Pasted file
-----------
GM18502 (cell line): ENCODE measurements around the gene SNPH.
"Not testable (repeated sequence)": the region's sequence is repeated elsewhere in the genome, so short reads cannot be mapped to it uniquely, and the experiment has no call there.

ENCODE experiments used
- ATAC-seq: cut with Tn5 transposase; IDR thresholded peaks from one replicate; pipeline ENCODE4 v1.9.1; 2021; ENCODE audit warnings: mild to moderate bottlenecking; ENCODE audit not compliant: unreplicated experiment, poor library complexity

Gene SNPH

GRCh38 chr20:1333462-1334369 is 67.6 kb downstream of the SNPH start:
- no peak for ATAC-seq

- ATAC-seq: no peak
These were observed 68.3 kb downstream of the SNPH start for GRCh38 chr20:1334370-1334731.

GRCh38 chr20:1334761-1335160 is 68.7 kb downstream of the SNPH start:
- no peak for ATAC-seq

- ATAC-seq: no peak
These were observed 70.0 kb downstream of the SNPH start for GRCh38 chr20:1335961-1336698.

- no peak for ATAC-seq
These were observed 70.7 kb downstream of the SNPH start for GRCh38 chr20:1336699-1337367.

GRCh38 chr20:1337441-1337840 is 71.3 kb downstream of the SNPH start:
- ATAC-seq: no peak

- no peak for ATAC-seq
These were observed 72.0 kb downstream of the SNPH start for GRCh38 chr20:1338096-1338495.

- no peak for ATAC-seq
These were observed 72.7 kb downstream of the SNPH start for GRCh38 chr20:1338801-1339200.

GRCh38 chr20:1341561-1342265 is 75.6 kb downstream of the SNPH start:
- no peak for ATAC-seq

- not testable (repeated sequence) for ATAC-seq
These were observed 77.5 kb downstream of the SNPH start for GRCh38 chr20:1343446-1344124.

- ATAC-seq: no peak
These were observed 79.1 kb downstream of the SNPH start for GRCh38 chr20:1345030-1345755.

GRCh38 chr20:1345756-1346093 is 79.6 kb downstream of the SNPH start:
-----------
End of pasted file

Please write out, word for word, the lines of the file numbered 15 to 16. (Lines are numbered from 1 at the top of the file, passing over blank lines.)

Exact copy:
These were observed 70.7 kb downstream of the SNPH start for GRCh38 chr20:1336699-1337367.

GRCh38 chr20:1337441-1337840 is 71.3 kb downstream of the SNPH start: